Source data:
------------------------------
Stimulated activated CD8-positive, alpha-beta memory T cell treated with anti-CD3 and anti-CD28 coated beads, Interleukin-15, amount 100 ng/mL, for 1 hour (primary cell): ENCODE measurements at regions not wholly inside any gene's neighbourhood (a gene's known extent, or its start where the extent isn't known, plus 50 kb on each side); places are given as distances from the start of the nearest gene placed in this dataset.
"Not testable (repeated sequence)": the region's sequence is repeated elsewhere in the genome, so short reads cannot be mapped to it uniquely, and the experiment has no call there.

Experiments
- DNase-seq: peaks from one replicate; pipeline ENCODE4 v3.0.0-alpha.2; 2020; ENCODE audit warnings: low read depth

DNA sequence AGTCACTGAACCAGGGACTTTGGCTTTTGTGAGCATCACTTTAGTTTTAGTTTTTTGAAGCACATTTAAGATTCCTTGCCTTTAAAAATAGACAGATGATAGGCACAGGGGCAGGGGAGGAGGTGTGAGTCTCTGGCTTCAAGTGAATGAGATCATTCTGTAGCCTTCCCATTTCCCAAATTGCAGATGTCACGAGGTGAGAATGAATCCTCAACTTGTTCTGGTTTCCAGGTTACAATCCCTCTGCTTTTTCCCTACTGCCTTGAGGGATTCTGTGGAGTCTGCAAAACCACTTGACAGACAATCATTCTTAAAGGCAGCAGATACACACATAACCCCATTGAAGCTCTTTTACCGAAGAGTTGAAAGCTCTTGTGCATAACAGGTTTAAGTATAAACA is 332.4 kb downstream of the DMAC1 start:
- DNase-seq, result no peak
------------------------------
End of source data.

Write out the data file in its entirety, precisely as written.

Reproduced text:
Stimulated activated CD8-positive, alpha-beta memory T cell treated with anti-CD3 and anti-CD28 coated beads, Interleukin-15, amount 100 ng/mL, for 1 hour (primary cell): ENCODE measurements at regions not wholly inside any gene's neighbourhood (a gene's known extent, or its start where the extent isn't known, plus 50 kb on each side); places are given as distances from the start of the nearest gene placed in this dataset.
"Not testable (repeated sequence)": the region's sequence is repeated elsewhere in the genome, so short reads cannot be mapped to it uniquely, and the experiment has no call there.

Experiments
- DNase-seq: peaks from one replicate; pipeline ENCODE4 v3.0.0-alpha.2; 2020; ENCODE audit warnings: low read depth

DNA sequence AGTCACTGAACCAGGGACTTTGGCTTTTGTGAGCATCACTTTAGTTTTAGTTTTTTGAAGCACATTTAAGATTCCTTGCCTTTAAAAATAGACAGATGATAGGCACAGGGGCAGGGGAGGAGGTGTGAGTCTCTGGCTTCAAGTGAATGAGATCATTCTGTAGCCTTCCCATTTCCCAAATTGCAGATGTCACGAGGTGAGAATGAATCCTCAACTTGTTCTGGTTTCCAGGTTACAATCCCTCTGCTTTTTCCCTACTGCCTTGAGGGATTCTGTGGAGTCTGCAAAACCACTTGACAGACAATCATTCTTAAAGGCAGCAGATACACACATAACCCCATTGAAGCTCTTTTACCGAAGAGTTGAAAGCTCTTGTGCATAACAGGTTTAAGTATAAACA is 332.4 kb downstream of the DMAC1 start:
- DNase-seq, result no peak